“I feel (insert emotion), when (state circumstance or action), because (further explain why)…”
Relationships cannot survive without authentic communication to build intimacy and help two people grow closer together and not farther apart over time. We use this “formula” to talk about anything! Joys, hurts, tough situations…etc., we use it for everything. This structure is magic because it helps the person talking articulate and elaborate on the issue. And for the person listening, it helps prevent them from feeling defensive because it starts with an “I feel” statement instead of “you make me feel.” It doesn’t start from blame, it starts from honest facts.

“I trust you and I love you.”
These are the last words Dan and I say to each other every night before we fall asleep. Of course these two truths could be assumed. The man married me, he must love me! Right? Yes, but I need to hear it. We are physical beings who need to hear, touch, and see realities. Hearing that your loved one loves and trusts you every day ingrains in my heart that we are each other’s priority. Love and trust are both choices, and we choose those things every day. The world is against us. There are hundreds of doubts that could come up in our minds about how the other person spends their time, or who they’re texting, or what they think about, or how they feel… but instead of allowing my mind to sow any doubt whatsoever, I choose to trust the man who I know would lay down his life for me. We have proven our love and trust over and over, but the mind can be mean, and the world isn’t friendly to marriage… so we choose love and trust and reiterate them for our hearts and minds and ears every single night, no matter what has transpired throughout the day.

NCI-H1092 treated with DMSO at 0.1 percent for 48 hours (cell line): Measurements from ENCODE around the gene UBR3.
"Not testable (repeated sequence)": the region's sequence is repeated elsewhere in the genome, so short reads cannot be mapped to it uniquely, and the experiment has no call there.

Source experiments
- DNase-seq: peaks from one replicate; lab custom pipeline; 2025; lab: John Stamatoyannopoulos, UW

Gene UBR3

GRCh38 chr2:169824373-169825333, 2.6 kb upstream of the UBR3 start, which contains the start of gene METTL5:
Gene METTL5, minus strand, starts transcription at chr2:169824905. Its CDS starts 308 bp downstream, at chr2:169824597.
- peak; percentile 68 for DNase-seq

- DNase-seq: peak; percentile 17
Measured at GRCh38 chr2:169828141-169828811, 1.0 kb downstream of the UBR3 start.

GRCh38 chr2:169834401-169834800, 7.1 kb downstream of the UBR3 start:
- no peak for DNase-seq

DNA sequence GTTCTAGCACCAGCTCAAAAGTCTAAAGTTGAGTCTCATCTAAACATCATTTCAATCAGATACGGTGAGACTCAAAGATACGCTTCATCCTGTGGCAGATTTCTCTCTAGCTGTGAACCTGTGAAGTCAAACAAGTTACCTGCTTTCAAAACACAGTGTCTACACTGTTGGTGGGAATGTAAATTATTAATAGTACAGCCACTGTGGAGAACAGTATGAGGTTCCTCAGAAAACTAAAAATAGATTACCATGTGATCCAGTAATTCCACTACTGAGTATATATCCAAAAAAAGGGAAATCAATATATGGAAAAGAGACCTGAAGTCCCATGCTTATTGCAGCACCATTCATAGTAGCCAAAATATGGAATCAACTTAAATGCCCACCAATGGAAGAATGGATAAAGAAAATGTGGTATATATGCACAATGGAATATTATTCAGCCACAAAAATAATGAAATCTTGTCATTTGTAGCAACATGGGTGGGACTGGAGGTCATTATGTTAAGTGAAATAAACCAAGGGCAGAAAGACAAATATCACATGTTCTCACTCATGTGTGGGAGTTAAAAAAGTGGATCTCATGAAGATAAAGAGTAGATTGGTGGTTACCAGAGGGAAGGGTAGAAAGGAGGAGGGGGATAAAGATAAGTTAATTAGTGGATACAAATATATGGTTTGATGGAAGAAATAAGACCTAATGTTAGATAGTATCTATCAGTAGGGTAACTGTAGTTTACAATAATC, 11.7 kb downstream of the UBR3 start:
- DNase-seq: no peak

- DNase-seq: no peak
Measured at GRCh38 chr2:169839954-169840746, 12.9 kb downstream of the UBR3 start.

This past weekend we celebrated 6 months of being married! It feels so short and like forever all at the same time. This week it’s also been 2 years since we’ve known each other (in person). I couldn’t be more grateful to have someone who is as committed to healthy communication as I am. And we aren’t the anomaly! Don’t think this is unattainable! I know other people who have chosen to use communication techniques like these and it’s helped them build a solid foundation for their relationships (all relationships). It takes effort, hard work, and setting aside your own pride when you want to make a point with that zinger on the tip of your tongue. The bigger picture is more important; being a team is more important because we are stronger together.

I’m praying for you!


You Are Enough

Don’t ever forget that okay? You are beautiful and precious and deserve good things — and I can’t tell you that enough! Look I even dedicated a side-bar-box-thing to it. God has a plan and a purpose for your life and He died and rose again because He wants to spend forever with you! Okay, read on. Important reminder over.

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“‘For I know the plans I have for you,’ declares the Lord, ‘plans to prosper you and not to harm you, plans to give you hope and a future.'” Jeremiah 29:11

Comments (1)

  1. I’m sorry, 6 months??! Good gracious I need the number to whomever did your communication course! I’ve been married going on 11 years and our communication is light years away from that…and that is not me bragging. We need a ton of help in the area of communication, and that’s putting it lightly. In fact, this week (just days before our anniversary) we’ve argued more than usual. This is due to some very unusual circumstances we are dealing with, but still…everything I just read is spot on. Now I just have to find a way to get my hubs to see this.